Mortgage rates retreated this week after a one-week spike following the Federal Reserve’s decision to raise its benchmark rate.

According to the latest data released Thursday by Freddie Mac, the 30-year fixed-rate average fell to 4.23 percent with an average 0.5 point. (Points are fees paid to a lender equal to 1 percent of the loan amount.) It was 4.30 percent a week ago and 3.71 percent a year ago.

The 15-year fixed-rate average dropped to 3.44 percent with an average 0.5 point. It was 3.50 percent a week ago and 2.96 percent a year ago. The five-year adjustable rate average slid to 3.24 percent with an average 0.4 point. It was 3.28 percent a week ago and 2.89 percent a year ago.

“This marks the greatest week-over-week decline for the 30-year mortgage rate in over two months, a stark contrast from last week’s jump following the FOMC announcement,” Sean Becketti, Freddie Mac chief economist, said in a statement.

Financial markets had been betting on fiscal stimulus through tax cuts and infrastructure spending. Instead, President Trump has been bogged down by the health care overhaul bill. Anxious investors worry that health care reform will tie up Congress and delay implementation of Trump’s other policies.

Because of these concerns, they have been moving from stocks to bonds, driving down yields. The yield on the 10-year Treasury has plummeted 22 basis points — a basis point is 0.01 percentage point — since March 13.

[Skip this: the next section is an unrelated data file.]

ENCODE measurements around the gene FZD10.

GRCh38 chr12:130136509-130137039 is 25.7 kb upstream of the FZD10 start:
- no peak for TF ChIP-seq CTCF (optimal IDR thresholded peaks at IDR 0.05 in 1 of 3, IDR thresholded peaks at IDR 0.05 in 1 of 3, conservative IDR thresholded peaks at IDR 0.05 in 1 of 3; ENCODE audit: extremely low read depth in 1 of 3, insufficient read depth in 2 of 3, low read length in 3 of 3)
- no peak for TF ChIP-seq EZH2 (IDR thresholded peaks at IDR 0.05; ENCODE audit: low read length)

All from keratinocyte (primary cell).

Mortgage rates tend to follow the movement of long-term bonds. When the yield on the 10-year Treasury falls typically so do home loan rates.

Experts are divided on where rates are headed. Bankrate.com, which puts out a weekly mortgage rate trend index, found that more than half the experts it surveyed said rates will remain relatively stable in the coming week, moving less than two basis points up or down. About a third of the experts said rates will fall. Greg McBride, chief financial analyst at Bankrate.com, was among them.

“Falling oil prices and the recent Fed hike help keep inflation in check and along with some wobbliness in the stock market. It is all good news for mortgage rates,” McBride said.

Meanwhile, mortgage applications decreased last week, according to the latest data from the Mortgage Bankers Association. The market composite index — a measure of total loan application volume — dropped 2.7 percent. The refinance index fell 3 percent, while the purchase index was 2 percent lower.

The refinance share of mortgage activity accounted for 45.1 percent of all applications.

“Rates can come up as quickly as they’ve gone down,” Michael Fratantoni, MBA’s chief economist, said. “With the increasing trend in rates and increasing loan balances, more so on the purchase side, borrowers have started to move to ARMs for lower monthly payments. The overall ARM share is now at 9 percent of all applications, which is the highest level since 2014. It is important to note that the qualified mortgage regulation simply prohibits many riskier ARM products that were available before the financial crisis.”